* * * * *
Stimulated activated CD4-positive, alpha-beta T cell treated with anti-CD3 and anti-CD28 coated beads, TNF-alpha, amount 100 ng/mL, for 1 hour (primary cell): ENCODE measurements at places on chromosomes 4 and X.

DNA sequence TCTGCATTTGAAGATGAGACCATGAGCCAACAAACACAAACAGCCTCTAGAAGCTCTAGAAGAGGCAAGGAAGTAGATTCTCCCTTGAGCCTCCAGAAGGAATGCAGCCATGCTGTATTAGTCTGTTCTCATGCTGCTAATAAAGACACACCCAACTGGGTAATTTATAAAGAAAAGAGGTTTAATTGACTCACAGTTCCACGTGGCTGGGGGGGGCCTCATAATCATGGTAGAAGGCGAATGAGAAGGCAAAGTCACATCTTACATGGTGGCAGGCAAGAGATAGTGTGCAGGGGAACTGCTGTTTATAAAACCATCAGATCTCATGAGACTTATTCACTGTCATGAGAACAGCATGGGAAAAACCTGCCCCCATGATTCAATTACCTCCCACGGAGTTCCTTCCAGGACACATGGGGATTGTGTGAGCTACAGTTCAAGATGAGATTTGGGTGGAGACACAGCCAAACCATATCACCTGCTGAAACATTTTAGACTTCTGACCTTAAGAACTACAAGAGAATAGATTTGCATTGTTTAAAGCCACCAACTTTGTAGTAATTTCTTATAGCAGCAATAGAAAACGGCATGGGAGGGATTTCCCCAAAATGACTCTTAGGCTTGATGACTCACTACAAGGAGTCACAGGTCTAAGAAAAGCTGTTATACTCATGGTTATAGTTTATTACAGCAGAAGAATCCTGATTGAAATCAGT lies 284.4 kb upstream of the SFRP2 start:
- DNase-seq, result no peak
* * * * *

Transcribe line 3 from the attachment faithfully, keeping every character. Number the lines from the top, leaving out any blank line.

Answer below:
- DNase-seq, result no peak